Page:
The Irish folk singer Mary Black celebrates her 20-year anniversary as an artist with the double album Mary Black Live (one CD and one DVD) and an extensive tour through the Netherlands.
ANTWERP – What is it with those Irish? They sing, dance, make music,
tell the most beautiful stories and write profound poetry; even though there
is no reason for it. Hasn’t Ireland’s history been one large piece
Mary Black nods to indicate that even she notices this contradiction, she then pours herself a cup of tea and cynically says that the misery of her beloved country has also been a blessing.
“Everything seems to have its price”, Black says with a wry smile, “but it was a high price to pay for the art and culture of Ireland. ” The singer reads the bill: 800 years of oppression, a language almost completely murdered by the British, famine, hardship and a stream of emigrants blowing a hole in the nation that is still tangible.
But when she talks about the sum of all that misery, her deep blue (actually green) eyes shine. “All that beautiful music would not exist today if Ireland had been a rich country that had not been torn apart by poverty and a colonial religious war. Thanks to the music we did not go down. The music is the basis that has kept the nation together.”
Mary Black grew up in a poor working class area of Dublin. “We shared a large rental house with several families. No streaming water, no toilet. To me it was all normal at the time. I mean, all my friends lived like that. I even believed that we belonged to the privileged class as we went to visit our grandmother's farm every summer knowing that most kids in Dublin had never seen a cow.”
That farm, on small Rathlin Island just outside the northern Irish coast, still has a warm place in Black’s heart. “Moreover, there I learnt that things could be done differently, socially and politically. On Rathlin, Catholics and Protestants lived together without killing each other. And don’t be surprised: they even played music together.”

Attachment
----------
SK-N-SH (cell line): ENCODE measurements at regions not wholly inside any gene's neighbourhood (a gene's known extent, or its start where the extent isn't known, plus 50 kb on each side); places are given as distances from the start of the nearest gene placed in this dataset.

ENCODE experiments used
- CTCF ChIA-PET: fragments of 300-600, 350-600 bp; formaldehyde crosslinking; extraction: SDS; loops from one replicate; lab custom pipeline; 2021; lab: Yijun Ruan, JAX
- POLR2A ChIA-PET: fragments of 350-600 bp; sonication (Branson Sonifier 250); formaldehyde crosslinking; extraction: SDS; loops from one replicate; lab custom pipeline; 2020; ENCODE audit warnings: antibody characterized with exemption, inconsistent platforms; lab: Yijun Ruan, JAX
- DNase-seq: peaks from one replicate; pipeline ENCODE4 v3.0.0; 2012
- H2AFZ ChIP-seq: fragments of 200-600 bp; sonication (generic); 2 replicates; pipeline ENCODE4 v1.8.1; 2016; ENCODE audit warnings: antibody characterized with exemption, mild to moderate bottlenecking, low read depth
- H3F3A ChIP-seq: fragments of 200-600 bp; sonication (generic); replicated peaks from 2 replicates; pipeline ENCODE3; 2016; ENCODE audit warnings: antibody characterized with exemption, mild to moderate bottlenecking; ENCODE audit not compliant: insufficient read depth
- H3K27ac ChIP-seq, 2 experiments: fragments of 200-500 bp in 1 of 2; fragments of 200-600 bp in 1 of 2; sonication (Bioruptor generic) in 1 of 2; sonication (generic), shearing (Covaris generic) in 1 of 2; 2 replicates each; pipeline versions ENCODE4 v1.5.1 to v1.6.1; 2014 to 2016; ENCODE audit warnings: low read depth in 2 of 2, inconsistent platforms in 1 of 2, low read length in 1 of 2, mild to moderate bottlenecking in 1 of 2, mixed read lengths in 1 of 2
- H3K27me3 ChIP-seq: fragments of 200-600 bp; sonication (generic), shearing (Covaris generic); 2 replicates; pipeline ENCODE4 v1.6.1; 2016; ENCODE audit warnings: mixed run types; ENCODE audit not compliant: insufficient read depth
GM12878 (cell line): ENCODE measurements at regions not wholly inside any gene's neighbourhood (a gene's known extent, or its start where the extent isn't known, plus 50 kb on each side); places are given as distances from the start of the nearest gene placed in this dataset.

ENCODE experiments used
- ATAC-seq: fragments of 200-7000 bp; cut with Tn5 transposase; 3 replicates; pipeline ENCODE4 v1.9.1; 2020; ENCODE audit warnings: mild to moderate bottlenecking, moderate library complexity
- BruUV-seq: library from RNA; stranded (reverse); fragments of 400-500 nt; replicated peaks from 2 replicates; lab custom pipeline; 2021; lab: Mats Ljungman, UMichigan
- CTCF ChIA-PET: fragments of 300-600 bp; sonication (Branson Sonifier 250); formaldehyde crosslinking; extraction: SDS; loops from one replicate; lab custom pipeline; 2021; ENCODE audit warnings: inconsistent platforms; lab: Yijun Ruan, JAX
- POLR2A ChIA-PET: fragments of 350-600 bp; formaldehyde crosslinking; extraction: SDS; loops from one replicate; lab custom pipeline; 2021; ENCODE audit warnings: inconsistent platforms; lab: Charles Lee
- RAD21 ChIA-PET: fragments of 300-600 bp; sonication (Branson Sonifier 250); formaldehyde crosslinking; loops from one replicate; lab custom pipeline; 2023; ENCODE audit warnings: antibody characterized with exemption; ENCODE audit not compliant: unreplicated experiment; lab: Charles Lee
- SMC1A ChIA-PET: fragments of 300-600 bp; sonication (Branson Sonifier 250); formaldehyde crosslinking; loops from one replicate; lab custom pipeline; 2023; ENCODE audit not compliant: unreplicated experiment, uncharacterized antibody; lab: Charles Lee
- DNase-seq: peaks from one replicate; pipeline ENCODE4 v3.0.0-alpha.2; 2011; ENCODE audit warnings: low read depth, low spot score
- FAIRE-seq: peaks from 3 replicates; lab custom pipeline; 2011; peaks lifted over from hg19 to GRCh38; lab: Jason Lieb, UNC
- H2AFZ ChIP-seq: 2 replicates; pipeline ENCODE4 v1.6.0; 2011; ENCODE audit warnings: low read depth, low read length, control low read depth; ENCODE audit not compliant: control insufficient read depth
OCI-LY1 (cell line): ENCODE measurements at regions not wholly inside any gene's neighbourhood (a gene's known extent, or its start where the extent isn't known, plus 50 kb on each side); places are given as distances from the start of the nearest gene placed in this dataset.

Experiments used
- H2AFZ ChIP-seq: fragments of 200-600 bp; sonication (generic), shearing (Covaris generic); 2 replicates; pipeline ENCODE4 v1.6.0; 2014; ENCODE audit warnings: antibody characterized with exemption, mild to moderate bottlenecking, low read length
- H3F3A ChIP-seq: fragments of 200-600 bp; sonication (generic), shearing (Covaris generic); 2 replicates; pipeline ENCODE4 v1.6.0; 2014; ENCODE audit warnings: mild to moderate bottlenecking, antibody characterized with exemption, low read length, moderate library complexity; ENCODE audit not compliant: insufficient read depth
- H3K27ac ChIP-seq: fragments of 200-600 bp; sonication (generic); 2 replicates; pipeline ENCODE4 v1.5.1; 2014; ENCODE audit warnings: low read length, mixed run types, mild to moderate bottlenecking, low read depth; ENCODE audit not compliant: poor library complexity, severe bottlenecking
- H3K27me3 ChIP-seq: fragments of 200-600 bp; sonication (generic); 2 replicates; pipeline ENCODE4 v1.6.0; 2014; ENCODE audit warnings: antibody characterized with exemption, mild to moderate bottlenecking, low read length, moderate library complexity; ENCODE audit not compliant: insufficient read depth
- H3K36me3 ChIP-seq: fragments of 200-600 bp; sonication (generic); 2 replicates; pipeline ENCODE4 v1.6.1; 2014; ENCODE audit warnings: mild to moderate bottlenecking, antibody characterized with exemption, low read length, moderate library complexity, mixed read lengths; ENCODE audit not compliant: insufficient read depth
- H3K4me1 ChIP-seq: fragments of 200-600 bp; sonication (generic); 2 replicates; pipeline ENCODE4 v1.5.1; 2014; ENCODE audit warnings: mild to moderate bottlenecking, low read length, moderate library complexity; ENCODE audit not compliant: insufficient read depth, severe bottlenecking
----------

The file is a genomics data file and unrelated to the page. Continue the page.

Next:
Music was another luxury that distinguished the Black family from the other families in the rental houses. “A lot of people believe that all Irish sing, dance and play music. Of course, that is not true. We had a so-called singing family and that was unusual. My mother sang, my father played the fiddle and my elder brother taught me the traditional Irish songs. When I was eighteen and finished school, I didn’t take a steady job at a bank or the like. I wanted to be able to, when music called, pack my bags and leave. I worked a lot as a waitress to complement the earnings I gathered with singing.
After her rewarded debut album, Black worked together with the Irish band DeDannan for some time. Everybody thought she was crazy when she decided to leave the band after three years. “But I had to, I am not such a puritan traditionalist and I felt encaged by that music. When I continued solo, I slowly but steadily allowed other influences, i.e. pop music, to become part of my repertoire. On the album No Frontiers from 1992 (Note: should be 1989) I achieved a style that I liked, although my music has already changed again.”
Purists are sometimes critical of Black's open style of making music. She can understand it, but has no problem whatsoever with it. “Everything I do, has been influenced by the songs that I learnt as a child. The child I was and the place I came from, these elements are always found in my music. Sorry, but then it doesn’t matter what kind of song I sing exactly.”